Sending unwanted gifts or cards, showing up at your home, school or other places without being invited, spying on you.
Using the internet, cell phones, social media and other technology to harass someone with false accusations, threats or spamming, or monitoring someone’s activities.
Maybe you thought it was just a coincidence that the same person kept showing up wherever you were: at school, work, the gym, social events. Maybe when the cards and gifts first started arriving, you thought it was romantic to have a secret admirer. But now…
- You’re starting to feel uncomfortable or even a little afraid.
- When you leave home, you’re looking over your shoulder.
- You’ve started turning down invitations from your friends to go to public events.
- You’re even hesitant to answer your phone or read your text messages because that person just won’t stop contacting you, even if you don’t respond.
- Messages from that person have gotten a little angry or threatening, and are coming from a variety of sources: your phone, the mail, email, text messages, or social media accounts.
These are all indications that you are being stalked.
Still not sure? Here are some examples:
- You keep receiving cards or gifts at home or work from an unidentified person or someone with whom you have broken off relations.
- Your home or car is damaged or defaced.
- Your inbox is flooded with vulgar, obscene, hateful, or threatening messages and images 5 or you keep getting harassing at all hours of the day or night.
- Wherever you are, the same person unexpectedly appears, and even if he or she doesn’t make any direct contact, you know you are being watched.
- You are constantly getting online comments, likes or messages from the same person, either on your social media accounts, your blog or other online sites.
- There have been attempts to hack into your accounts.
One in six women and 1 in 19 men have experienced stalking in their lifetimes. About half of all victims of stalking indicated that they were stalked before the age of 25, and about 14% of female victims and 16% of male victims experienced stalking between the ages of 11 and 17.
Don’t let the stalker force you into hiding or keep you from getting help. Stalking is about exerting power and causing fear. Stalkers can be stopped.
- If you are in immediate danger, call 911 and report what is happening, where you are and who you think is stalking you.
- Take precautions. Avoid being alone, don’t answer your door unless you know who is there and be aware of your surroundings and those around you when you are in public.
- Contact the police. Stalking is a crime in all 50 states and at the federal level. Ask about obtaining a protective order or other court order that prohibits the stalker from contacting or being near you.
- Tell your family, friends, trusted co-workers and neighbors about the stalking and the stalker to help build a supportive safety network.
- Document every stalking incident as thoroughly as possible. Keep any messages, packages or cards sent by the stalker. Take photos of any damage you think the stalker committed, and save email, text and phone messages as proof. 12 (Download the Stalking Incident and Behavior Log.)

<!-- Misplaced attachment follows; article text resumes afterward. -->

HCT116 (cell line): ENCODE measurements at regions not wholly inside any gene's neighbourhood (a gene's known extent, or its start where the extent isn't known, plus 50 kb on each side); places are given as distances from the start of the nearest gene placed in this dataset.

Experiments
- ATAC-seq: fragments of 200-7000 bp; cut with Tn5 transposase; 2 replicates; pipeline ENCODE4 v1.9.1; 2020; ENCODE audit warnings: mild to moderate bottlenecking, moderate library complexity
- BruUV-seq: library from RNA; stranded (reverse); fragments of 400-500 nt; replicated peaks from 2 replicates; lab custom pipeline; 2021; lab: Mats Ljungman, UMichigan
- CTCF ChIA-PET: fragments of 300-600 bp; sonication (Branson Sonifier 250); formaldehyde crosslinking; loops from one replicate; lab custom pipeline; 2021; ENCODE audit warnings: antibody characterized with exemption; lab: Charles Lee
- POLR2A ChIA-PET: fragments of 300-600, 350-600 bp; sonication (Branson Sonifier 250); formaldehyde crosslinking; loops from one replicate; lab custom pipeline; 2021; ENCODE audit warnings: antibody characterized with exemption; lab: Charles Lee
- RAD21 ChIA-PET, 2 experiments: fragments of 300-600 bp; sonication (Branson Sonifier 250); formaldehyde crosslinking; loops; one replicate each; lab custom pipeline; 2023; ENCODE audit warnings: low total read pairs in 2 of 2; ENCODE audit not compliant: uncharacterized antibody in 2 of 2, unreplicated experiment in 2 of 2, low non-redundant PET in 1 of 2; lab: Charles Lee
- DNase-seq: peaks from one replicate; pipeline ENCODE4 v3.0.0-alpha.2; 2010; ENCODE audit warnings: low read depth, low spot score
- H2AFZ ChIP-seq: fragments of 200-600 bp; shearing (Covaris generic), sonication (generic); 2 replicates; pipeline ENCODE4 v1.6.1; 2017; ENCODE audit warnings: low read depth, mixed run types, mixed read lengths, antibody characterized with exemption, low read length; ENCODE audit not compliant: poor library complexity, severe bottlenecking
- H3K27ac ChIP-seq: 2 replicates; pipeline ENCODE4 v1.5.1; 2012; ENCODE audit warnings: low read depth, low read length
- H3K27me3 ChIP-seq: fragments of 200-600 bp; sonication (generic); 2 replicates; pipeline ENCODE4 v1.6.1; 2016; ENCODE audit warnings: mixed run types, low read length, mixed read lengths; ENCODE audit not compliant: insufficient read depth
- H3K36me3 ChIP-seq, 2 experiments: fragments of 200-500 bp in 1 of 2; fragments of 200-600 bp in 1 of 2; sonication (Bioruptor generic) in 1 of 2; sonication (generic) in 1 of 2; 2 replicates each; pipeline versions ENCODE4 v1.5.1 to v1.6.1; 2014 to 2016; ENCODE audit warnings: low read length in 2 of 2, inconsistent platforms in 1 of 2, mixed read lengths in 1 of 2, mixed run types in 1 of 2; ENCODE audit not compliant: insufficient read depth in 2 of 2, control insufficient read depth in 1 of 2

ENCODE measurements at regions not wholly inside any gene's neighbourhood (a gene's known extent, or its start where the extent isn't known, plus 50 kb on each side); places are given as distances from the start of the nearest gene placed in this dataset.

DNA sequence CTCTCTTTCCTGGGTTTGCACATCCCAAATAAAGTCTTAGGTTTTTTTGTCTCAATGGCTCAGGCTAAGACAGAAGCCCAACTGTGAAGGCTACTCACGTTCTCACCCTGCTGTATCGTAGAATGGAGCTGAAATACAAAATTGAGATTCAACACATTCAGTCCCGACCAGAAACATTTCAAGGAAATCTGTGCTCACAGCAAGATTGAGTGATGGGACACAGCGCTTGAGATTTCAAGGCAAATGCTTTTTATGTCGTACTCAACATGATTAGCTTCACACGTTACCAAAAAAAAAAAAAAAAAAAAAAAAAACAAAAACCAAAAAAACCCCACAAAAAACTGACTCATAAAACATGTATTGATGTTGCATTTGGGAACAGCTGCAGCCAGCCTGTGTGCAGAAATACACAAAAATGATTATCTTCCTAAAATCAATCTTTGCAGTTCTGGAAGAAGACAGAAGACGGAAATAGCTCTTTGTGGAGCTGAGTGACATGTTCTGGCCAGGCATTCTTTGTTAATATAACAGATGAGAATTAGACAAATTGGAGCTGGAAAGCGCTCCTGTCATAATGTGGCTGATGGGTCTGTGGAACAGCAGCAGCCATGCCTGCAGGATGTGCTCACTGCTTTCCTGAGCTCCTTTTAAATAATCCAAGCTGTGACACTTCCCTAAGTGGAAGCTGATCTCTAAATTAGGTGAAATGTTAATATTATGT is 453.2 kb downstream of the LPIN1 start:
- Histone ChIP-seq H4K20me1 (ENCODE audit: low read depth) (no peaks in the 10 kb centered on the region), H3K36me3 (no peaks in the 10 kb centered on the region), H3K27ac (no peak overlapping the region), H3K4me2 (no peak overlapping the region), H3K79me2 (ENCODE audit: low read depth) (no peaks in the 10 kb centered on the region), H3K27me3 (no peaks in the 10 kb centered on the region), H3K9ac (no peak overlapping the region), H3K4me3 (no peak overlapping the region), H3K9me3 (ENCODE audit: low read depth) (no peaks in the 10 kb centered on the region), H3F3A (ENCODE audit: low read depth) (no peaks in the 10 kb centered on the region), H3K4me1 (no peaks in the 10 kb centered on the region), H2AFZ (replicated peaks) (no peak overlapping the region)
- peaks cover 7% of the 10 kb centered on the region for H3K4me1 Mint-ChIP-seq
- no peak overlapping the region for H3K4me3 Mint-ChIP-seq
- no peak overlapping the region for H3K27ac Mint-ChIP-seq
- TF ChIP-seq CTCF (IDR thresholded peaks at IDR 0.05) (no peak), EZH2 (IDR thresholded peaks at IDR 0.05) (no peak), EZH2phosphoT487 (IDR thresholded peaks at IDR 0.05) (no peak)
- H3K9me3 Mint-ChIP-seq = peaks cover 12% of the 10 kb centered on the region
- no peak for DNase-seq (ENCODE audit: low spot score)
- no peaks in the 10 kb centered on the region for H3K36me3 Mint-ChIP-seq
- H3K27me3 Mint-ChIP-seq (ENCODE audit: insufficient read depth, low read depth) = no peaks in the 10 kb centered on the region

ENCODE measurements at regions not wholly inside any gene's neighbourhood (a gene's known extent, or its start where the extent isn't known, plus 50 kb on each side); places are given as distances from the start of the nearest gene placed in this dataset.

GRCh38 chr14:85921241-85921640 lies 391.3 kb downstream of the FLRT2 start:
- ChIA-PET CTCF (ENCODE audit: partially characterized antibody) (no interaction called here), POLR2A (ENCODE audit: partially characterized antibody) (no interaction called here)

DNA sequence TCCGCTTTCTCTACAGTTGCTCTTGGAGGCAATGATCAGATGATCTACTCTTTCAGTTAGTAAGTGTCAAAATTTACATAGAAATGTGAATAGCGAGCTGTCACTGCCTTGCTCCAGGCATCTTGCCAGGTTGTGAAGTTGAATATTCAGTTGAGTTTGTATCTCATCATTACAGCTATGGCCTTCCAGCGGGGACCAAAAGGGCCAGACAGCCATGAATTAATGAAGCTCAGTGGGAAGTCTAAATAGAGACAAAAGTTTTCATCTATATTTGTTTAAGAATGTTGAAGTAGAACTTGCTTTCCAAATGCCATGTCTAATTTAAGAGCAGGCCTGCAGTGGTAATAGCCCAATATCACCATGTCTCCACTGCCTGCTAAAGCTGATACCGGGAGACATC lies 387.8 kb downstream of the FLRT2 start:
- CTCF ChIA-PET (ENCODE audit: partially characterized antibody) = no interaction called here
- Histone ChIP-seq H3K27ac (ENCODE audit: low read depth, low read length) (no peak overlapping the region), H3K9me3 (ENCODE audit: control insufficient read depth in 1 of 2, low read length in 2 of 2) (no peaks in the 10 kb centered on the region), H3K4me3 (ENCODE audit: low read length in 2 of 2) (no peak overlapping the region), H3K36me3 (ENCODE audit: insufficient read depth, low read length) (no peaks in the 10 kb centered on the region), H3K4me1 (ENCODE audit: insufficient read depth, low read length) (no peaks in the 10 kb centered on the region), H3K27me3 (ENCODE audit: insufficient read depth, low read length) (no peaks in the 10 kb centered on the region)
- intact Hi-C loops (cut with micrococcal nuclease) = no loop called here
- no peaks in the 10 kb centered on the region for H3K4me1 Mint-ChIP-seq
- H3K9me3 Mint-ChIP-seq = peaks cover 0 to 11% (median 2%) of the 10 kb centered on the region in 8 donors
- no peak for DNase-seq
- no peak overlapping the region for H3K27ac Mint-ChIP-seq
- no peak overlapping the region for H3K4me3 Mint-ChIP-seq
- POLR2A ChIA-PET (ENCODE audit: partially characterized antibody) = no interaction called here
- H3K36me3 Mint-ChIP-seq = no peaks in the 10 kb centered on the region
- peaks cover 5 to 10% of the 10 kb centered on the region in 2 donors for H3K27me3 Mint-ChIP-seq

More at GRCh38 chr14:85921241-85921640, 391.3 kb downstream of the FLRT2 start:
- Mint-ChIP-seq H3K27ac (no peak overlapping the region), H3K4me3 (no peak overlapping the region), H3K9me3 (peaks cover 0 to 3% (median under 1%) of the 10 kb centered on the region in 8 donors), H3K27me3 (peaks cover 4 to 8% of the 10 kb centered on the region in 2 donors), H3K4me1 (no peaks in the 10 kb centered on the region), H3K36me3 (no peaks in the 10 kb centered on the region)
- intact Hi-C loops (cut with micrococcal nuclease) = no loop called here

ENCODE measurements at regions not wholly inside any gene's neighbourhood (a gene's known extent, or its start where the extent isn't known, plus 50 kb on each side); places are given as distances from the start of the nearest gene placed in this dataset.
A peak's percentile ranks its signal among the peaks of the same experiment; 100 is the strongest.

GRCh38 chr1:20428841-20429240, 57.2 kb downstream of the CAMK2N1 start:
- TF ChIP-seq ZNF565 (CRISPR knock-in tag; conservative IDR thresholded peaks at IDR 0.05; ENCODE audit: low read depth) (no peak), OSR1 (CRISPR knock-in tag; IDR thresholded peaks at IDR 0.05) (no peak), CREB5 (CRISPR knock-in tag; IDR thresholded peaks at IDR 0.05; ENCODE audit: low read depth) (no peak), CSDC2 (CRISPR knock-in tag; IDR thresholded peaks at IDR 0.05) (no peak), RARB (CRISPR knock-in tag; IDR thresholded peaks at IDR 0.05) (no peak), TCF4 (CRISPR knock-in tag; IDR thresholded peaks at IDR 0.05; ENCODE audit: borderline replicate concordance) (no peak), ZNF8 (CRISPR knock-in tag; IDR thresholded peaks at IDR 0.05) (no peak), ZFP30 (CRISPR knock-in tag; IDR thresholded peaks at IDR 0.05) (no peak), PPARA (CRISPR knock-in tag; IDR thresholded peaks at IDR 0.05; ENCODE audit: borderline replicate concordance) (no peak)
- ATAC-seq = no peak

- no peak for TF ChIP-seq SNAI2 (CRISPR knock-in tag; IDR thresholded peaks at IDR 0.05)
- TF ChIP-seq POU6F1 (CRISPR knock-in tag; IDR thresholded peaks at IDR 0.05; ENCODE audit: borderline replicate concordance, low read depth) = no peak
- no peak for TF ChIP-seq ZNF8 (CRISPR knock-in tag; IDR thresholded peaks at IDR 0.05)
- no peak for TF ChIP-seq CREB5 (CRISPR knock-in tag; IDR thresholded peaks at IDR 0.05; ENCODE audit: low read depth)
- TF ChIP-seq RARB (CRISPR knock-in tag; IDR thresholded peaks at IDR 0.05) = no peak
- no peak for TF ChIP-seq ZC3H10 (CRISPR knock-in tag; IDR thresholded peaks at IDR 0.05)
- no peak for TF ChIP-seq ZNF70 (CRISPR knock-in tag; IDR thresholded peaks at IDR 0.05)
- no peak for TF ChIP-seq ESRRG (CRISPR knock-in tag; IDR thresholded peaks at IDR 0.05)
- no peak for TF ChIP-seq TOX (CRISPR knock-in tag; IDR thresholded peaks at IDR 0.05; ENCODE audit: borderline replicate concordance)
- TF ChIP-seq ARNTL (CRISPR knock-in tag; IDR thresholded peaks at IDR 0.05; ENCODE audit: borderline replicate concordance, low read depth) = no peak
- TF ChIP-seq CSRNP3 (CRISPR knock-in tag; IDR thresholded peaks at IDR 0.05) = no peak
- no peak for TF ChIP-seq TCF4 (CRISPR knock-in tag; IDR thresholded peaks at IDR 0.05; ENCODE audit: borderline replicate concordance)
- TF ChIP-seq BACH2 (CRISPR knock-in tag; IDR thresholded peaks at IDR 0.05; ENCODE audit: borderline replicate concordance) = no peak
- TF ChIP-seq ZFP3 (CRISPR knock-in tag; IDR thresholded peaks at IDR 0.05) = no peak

- Consider changing your regular routine, staying with a friend or family, installing call blocking or caller ID and changing your phone number and e-mail address.
- Be cautious what you post on social media, since that can give your stalker information about where you are, where you’re going, who you are seeing or what you are doing.
- Make sure that your ISP and Internet Relay Chat (IRC) network have an acceptable use policy that prohibits cyberstalking. And if your network fails to respond to your complaints, consider switching to a provider that is more responsive to user complaints.
- Stalking can cause physical and emotional issues, such as anger, frustration, depression, and hopelessness, trouble sleeping, eating, and focusing, and other health problems. Get help from a health professional and counselor to deal with the impact.
- Living on campus? Know the location of all the security checkpoints are at your residence and who you should notify if you think you are being stalked and what resources are available to keep you safe.
- Consider how many places may have your personal information and tell them not to share it with anyone.
- Have your computer checked for spyware and consider disabling the option on your phone that gives out your location or includes location data on photos.
Stalking behavior includes:
Unwanted phone calls or voice messages
Appearing at places frequented by the victim without having a reason for being there
If Someone You Know is Being Stalked
Three in four stalking victims are stalked by someone they know, with those 18 to 24 experiencing the highest rate of stalking.
- Share your concern and offer to help in any way that you can.
- Take notes about any stalking incident your friend shares and keep a copy.
- Encourage your friend to talk to the police and file a report.
- If possible, provide your friend with a place to stay.
- Reassure your friend that he or she is not alone, this won’t go one forever and there are actions that can be taken legally to stop the stalking.
4 http://victimsofcrime.org/docs/default-source/src/stalking- fact-sheet- 2015_eng.pdf?sfvrsn=2
7 http://www.loveisrespect.org/content/what-online- stalking/
8 http://www.loveisrespect.org/content/what-online- stalking/
14 http://www.loveisrespect.org/content/what-online- stalking/
18 http://victimsofcrime.org/our-programs/stalking- resource-center/help- for-victims/stalking- safety-planning
21 http://www.ncpc.org/topics/violent-crime- and-personal- safety/teen-victims- of-crime